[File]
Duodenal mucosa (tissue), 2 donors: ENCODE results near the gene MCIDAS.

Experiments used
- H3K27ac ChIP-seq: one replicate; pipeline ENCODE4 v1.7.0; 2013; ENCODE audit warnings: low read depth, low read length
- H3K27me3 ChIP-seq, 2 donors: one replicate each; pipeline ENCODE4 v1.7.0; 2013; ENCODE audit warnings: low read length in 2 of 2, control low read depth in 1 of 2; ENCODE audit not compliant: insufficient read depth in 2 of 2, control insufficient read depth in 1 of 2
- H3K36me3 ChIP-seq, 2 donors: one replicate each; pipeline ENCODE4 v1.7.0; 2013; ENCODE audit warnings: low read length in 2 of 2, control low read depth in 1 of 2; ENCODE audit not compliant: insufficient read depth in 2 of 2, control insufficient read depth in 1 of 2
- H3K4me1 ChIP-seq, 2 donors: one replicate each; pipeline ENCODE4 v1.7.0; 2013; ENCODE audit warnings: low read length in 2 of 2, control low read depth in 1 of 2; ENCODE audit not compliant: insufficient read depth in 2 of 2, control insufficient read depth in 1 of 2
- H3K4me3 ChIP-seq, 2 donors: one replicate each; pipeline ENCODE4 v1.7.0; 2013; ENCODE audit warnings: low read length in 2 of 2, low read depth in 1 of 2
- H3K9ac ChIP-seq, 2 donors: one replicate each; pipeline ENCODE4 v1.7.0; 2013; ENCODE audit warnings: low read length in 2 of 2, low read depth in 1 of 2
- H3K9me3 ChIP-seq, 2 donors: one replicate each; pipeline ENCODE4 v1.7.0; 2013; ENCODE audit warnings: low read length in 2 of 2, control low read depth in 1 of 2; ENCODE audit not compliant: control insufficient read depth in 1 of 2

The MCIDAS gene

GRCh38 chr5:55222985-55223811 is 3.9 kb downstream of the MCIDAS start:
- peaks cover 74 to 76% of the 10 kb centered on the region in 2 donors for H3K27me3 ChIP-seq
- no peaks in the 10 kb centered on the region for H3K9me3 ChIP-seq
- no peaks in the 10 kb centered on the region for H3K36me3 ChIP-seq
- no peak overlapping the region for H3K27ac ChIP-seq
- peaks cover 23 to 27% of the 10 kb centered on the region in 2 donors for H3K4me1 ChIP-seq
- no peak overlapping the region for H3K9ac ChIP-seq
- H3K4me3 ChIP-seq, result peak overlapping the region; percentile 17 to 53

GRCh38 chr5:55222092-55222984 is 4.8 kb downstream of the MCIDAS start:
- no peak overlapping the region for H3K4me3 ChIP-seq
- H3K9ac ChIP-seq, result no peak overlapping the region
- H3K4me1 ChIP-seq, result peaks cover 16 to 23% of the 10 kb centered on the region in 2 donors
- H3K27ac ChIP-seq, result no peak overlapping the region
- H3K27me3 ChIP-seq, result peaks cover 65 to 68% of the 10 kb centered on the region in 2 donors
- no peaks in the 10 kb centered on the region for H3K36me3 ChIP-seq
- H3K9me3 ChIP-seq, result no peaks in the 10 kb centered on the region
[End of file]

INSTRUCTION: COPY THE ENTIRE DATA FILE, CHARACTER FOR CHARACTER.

Duodenal mucosa (tissue), 2 donors: ENCODE results near the gene MCIDAS.

Experiments used
- H3K27ac ChIP-seq: one replicate; pipeline ENCODE4 v1.7.0; 2013; ENCODE audit warnings: low read depth, low read length
- H3K27me3 ChIP-seq, 2 donors: one replicate each; pipeline ENCODE4 v1.7.0; 2013; ENCODE audit warnings: low read length in 2 of 2, control low read depth in 1 of 2; ENCODE audit not compliant: insufficient read depth in 2 of 2, control insufficient read depth in 1 of 2
- H3K36me3 ChIP-seq, 2 donors: one replicate each; pipeline ENCODE4 v1.7.0; 2013; ENCODE audit warnings: low read length in 2 of 2, control low read depth in 1 of 2; ENCODE audit not compliant: insufficient read depth in 2 of 2, control insufficient read depth in 1 of 2
- H3K4me1 ChIP-seq, 2 donors: one replicate each; pipeline ENCODE4 v1.7.0; 2013; ENCODE audit warnings: low read length in 2 of 2, control low read depth in 1 of 2; ENCODE audit not compliant: insufficient read depth in 2 of 2, control insufficient read depth in 1 of 2
- H3K4me3 ChIP-seq, 2 donors: one replicate each; pipeline ENCODE4 v1.7.0; 2013; ENCODE audit warnings: low read length in 2 of 2, low read depth in 1 of 2
- H3K9ac ChIP-seq, 2 donors: one replicate each; pipeline ENCODE4 v1.7.0; 2013; ENCODE audit warnings: low read length in 2 of 2, low read depth in 1 of 2
- H3K9me3 ChIP-seq, 2 donors: one replicate each; pipeline ENCODE4 v1.7.0; 2013; ENCODE audit warnings: low read length in 2 of 2, control low read depth in 1 of 2; ENCODE audit not compliant: control insufficient read depth in 1 of 2

The MCIDAS gene

GRCh38 chr5:55222985-55223811 is 3.9 kb downstream of the MCIDAS start:
- peaks cover 74 to 76% of the 10 kb centered on the region in 2 donors for H3K27me3 ChIP-seq
- no peaks in the 10 kb centered on the region for H3K9me3 ChIP-seq
- no peaks in the 10 kb centered on the region for H3K36me3 ChIP-seq
- no peak overlapping the region for H3K27ac ChIP-seq
- peaks cover 23 to 27% of the 10 kb centered on the region in 2 donors for H3K4me1 ChIP-seq
- no peak overlapping the region for H3K9ac ChIP-seq
- H3K4me3 ChIP-seq, result peak overlapping the region; percentile 17 to 53

GRCh38 chr5:55222092-55222984 is 4.8 kb downstream of the MCIDAS start:
- no peak overlapping the region for H3K4me3 ChIP-seq
- H3K9ac ChIP-seq, result no peak overlapping the region
- H3K4me1 ChIP-seq, result peaks cover 16 to 23% of the 10 kb centered on the region in 2 donors
- H3K27ac ChIP-seq, result no peak overlapping the region
- H3K27me3 ChIP-seq, result peaks cover 65 to 68% of the 10 kb centered on the region in 2 donors
- no peaks in the 10 kb centered on the region for H3K36me3 ChIP-seq
- H3K9me3 ChIP-seq, result no peaks in the 10 kb centered on the region